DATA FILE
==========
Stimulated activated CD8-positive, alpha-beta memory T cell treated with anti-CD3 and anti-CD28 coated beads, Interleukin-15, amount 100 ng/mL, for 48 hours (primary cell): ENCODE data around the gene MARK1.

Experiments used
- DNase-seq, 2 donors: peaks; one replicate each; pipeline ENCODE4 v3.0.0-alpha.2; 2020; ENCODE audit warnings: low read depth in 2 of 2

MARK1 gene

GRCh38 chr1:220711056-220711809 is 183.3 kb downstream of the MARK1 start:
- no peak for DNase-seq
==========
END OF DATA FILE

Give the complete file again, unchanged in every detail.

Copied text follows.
Stimulated activated CD8-positive, alpha-beta memory T cell treated with anti-CD3 and anti-CD28 coated beads, Interleukin-15, amount 100 ng/mL, for 48 hours (primary cell): ENCODE data around the gene MARK1.

Experiments used
- DNase-seq, 2 donors: peaks; one replicate each; pipeline ENCODE4 v3.0.0-alpha.2; 2020; ENCODE audit warnings: low read depth in 2 of 2

MARK1 gene

GRCh38 chr1:220711056-220711809 is 183.3 kb downstream of the MARK1 start:
- no peak for DNase-seq